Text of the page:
Spotsylvania Exhibit Shelter
— West Wall —
Assault on the Muleshoe
Emory Upton's success on May 10 prompted Grant to repeat the attack on a much larger scale. This time the target of the assault was the Muleshoe Salient, a huge outward bulge in the center of the Confederate line. If Grant could break through at the Muleshoe, he would cut Lee's army in two and possibly destroy it.
"Every Confederate realized the desperate situation and every Union soldier knew what was involved. For a time, every soldier was a fiend. The attack was fierce — the resistance fanatical."
Private John Haley, 17th Maine Infantry
The May 12 attack was at first widely successful. At dawn General Winfield S. Hancock's Second Corps overran the Confederate line, scooping up 3,000 prisoners, two generals, and 20 cannon. Lee struck back furiously in an attempt to drive the Union soldiers from the works. For 20 hours the two sides grappled with one another in a pouring rain. The Union army fought to win; the Confederates, to survive.
The Bloody Angle
The May 12 fighting centered on a turn in the Confederate logworks that became known as the "Bloody Angle." There men crossed bayonets in hand-to-hand combat, brained one another with the butts of their guns, and exchanged point-blank fire over the works. Bodies piled up three, four, even five deep in the crimsoned mud. One participant described it simply as "a seething, bubbling, roaring hell of hate and murder."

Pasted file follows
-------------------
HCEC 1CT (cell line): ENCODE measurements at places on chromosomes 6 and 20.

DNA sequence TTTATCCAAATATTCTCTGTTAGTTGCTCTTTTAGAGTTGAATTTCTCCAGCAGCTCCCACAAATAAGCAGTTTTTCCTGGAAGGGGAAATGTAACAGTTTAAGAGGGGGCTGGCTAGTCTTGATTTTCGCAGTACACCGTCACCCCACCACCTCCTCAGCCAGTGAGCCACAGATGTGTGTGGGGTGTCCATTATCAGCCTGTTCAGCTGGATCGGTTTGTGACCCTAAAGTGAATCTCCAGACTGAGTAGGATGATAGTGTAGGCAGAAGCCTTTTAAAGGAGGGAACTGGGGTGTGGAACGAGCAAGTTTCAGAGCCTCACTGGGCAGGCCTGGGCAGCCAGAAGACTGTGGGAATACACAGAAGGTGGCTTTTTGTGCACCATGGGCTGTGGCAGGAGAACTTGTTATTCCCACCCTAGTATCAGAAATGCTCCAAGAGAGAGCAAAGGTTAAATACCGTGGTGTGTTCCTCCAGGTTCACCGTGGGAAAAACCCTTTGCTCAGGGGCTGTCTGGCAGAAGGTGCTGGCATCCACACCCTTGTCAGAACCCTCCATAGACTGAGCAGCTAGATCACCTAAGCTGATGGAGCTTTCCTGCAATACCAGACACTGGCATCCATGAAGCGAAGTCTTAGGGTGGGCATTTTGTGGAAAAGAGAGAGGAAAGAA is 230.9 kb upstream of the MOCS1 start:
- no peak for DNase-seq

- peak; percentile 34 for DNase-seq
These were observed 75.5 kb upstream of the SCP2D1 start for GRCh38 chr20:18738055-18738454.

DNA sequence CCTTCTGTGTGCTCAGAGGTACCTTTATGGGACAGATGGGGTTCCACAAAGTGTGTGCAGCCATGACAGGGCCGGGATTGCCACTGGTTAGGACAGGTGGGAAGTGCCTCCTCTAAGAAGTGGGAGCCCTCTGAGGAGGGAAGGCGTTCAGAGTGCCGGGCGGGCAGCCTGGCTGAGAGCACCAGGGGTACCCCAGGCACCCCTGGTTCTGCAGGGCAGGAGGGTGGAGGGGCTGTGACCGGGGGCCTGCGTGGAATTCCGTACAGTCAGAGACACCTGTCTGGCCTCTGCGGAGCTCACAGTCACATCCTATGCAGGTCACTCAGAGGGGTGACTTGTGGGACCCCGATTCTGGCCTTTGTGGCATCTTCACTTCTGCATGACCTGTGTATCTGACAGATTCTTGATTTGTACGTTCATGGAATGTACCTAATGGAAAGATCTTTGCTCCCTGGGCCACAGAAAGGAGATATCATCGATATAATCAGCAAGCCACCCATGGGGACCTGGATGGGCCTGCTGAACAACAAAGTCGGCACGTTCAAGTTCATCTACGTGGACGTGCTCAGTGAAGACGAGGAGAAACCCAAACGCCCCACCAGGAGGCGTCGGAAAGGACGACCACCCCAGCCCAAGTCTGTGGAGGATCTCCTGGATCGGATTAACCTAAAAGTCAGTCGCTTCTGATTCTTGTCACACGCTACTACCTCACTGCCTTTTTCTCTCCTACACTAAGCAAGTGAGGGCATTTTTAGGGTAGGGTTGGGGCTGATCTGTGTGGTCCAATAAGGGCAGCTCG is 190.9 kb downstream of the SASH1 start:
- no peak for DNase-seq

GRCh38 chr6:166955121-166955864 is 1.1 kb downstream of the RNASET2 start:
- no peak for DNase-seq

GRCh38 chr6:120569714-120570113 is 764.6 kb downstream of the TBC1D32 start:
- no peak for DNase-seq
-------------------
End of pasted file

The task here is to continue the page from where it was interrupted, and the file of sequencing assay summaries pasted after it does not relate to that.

Neither side yielded an inch — the Confederates sacrificing their lives so that Lee could build a new line across the base of the Muleshoe Salient. "There is a point in battle beyond which flesh and blood cannot pass," explained one soldier, "and we had reached that point." Finally, after more than 20 hours of combat, Lee's new line was ready, and he withdrew his battered troops from the Bloody Angle, leaving behind a landscape of unspeakable horror.
"...frenzy seemed to posses the yelling, demonic hordes on either side, as soft-voiced tenderhearted men in camp, fought like wild beasts, to destroy their fellow man."
Lieutenant Robert S. Robertson
Union Staff Officer